MOI Changes


MOI Changes

Amendments of certain sections of the MOI


What is an MOI?
MOI stands for the Memorandum of Incorporation and is the documents which sets out the rules of conduct for the directors and shareholders on how to govern the company.

What are the main elements of an MOI?
The main elements of the MOI set out the rights, duties and responsibilities of the directors and shareholders as how they should run the company. It is also an effective tool to hold directors and the owners accountable .

Can you change an MOI?
Yes you can, however any changes to the MOI may not be in conflict with the Companies Acts. If, for some reason, the new rules are in conflict with the New Companies Act then the Act will always take precedence in the ruling over the MOI.

What is the Short MOI?
The standard MOI or CoR 15.1A for private companies has been drafted by CIPC and is referred to as the short MOI. The benefit of using the short MOI for a new company registration is that it is compliant with Act as there are no options available for modification. It is a simplified MOI which means that it is more cost effective. So logically most newly registered (Pty) Ltd use the short MOI to register their companies.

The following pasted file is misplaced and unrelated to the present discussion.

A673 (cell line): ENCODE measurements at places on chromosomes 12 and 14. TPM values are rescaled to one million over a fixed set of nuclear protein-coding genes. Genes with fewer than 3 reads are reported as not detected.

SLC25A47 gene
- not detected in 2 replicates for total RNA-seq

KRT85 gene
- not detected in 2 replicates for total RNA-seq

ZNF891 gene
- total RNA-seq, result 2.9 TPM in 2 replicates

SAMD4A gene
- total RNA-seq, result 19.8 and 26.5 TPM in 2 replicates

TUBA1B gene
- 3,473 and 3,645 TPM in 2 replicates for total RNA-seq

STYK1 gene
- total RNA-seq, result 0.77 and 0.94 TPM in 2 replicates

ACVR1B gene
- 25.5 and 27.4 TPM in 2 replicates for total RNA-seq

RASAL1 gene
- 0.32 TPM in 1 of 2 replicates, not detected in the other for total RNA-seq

What is the Long MOI?
Currently the most common reason to modify the standard MOI is for Non Profit companies to include the tax exemption clause. The second most common change is to convert the old Articles of Association and Memorandum of Understanding to the new MOI. This is only applicable to private companies registered before 1 May 2011.

How do I change the old Articles to the new MOI?
This is a two-step process – the first of which is the conversion of the Par Value Share into Non Par Value shares. Once this process is complete, we continue with standard procedure to adopt the new MOI.

Why do companies registered before 1 May 2011 want to adopt the new MOI?
The primary reason is that the old Articles of Association and Memorandum of Understanding require all private companies to be audited. This is a very costly exercise which most companies would prefer to avoid. The new Act requires companies to be audited only if their Public Interest Score is more than 300 points – which is a tiny fraction of private companies. To bring the company rules in line with the new audit requirement most companies adopt the new MOI.


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